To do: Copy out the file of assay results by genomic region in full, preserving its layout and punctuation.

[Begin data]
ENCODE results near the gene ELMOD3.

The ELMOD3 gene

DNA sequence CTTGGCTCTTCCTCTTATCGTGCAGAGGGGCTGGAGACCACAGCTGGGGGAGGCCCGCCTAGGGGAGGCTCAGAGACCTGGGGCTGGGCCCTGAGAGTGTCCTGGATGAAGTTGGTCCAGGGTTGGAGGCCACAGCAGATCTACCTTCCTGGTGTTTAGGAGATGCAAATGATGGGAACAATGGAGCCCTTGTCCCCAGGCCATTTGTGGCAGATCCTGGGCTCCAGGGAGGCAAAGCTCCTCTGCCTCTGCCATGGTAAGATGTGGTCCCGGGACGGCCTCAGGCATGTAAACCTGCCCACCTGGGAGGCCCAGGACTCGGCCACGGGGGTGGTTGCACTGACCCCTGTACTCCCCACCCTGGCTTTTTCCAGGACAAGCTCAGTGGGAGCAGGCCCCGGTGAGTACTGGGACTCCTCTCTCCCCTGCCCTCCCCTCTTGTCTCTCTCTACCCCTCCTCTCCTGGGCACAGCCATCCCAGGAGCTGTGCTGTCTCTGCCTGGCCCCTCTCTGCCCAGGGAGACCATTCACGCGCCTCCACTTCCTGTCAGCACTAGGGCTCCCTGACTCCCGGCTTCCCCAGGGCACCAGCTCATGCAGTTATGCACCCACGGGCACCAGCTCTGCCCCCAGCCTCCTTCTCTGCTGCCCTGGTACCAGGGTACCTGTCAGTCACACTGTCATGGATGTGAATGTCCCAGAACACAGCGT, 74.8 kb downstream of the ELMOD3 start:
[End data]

ENCODE results near the gene ELMOD3.

The ELMOD3 gene

DNA sequence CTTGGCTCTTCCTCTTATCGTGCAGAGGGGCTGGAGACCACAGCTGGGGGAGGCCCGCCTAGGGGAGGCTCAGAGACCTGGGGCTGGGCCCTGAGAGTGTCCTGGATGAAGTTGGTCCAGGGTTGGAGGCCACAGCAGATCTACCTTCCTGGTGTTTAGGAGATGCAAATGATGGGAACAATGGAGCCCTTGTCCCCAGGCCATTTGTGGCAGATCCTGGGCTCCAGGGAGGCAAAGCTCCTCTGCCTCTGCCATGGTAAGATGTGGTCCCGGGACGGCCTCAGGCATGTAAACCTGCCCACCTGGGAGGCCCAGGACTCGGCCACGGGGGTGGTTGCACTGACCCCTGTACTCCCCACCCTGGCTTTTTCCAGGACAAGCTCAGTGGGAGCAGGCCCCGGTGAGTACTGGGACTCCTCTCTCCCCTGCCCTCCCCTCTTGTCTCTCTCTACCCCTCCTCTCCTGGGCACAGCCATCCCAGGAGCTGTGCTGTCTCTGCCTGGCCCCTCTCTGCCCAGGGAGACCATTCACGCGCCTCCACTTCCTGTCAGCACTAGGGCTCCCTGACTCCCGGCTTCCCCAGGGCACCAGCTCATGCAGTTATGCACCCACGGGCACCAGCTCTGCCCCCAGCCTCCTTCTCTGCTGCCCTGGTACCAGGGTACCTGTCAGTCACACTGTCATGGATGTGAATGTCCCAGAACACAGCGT, 74.8 kb downstream of the ELMOD3 start: